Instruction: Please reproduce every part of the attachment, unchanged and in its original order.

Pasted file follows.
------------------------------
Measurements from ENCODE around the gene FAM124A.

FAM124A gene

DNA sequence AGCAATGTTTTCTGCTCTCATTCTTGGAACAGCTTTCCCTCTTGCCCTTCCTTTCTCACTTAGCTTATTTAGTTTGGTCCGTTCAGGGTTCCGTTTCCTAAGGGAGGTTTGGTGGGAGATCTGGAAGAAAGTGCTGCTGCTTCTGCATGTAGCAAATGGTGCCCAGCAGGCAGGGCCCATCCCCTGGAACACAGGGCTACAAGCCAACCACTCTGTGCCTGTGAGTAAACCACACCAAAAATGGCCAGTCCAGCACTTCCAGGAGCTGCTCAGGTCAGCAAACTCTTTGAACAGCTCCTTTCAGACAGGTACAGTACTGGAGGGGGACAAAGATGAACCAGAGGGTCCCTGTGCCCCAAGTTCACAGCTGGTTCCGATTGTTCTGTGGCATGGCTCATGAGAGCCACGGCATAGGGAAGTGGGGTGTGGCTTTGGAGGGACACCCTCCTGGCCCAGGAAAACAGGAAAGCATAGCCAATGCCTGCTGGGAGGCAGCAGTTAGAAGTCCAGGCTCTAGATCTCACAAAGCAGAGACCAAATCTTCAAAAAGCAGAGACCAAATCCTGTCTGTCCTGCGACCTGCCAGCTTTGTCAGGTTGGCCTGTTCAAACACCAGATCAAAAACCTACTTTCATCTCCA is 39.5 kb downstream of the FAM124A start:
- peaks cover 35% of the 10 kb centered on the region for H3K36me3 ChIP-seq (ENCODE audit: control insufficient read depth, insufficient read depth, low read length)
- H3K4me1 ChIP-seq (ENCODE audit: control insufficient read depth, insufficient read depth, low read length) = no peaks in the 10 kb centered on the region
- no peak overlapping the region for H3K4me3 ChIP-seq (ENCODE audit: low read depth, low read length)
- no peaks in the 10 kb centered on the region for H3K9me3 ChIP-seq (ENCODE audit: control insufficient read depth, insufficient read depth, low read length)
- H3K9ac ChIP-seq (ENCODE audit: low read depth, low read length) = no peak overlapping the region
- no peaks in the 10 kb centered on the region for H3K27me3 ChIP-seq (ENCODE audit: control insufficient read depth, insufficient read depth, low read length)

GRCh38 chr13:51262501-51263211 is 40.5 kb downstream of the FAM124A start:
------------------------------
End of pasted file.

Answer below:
Measurements from ENCODE around the gene FAM124A.

FAM124A gene

DNA sequence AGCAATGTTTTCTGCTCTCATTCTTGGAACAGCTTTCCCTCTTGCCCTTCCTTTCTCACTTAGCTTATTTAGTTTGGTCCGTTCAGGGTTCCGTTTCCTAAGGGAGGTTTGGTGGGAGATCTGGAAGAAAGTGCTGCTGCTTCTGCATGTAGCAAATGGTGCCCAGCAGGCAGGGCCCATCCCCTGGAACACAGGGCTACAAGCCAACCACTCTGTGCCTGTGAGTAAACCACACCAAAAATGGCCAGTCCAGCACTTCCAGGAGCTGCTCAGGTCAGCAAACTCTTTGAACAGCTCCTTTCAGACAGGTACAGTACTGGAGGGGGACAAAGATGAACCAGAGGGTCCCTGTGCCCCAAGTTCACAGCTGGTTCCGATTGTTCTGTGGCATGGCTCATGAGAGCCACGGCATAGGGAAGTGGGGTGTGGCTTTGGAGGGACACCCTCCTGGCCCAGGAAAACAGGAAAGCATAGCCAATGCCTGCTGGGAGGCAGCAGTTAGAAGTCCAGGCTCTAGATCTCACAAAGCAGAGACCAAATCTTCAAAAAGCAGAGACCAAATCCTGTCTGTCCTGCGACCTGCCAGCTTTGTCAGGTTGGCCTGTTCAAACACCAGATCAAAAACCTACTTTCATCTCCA is 39.5 kb downstream of the FAM124A start:
- peaks cover 35% of the 10 kb centered on the region for H3K36me3 ChIP-seq (ENCODE audit: control insufficient read depth, insufficient read depth, low read length)
- H3K4me1 ChIP-seq (ENCODE audit: control insufficient read depth, insufficient read depth, low read length) = no peaks in the 10 kb centered on the region
- no peak overlapping the region for H3K4me3 ChIP-seq (ENCODE audit: low read depth, low read length)
- no peaks in the 10 kb centered on the region for H3K9me3 ChIP-seq (ENCODE audit: control insufficient read depth, insufficient read depth, low read length)
- H3K9ac ChIP-seq (ENCODE audit: low read depth, low read length) = no peak overlapping the region
- no peaks in the 10 kb centered on the region for H3K27me3 ChIP-seq (ENCODE audit: control insufficient read depth, insufficient read depth, low read length)

GRCh38 chr13:51262501-51263211 is 40.5 kb downstream of the FAM124A start: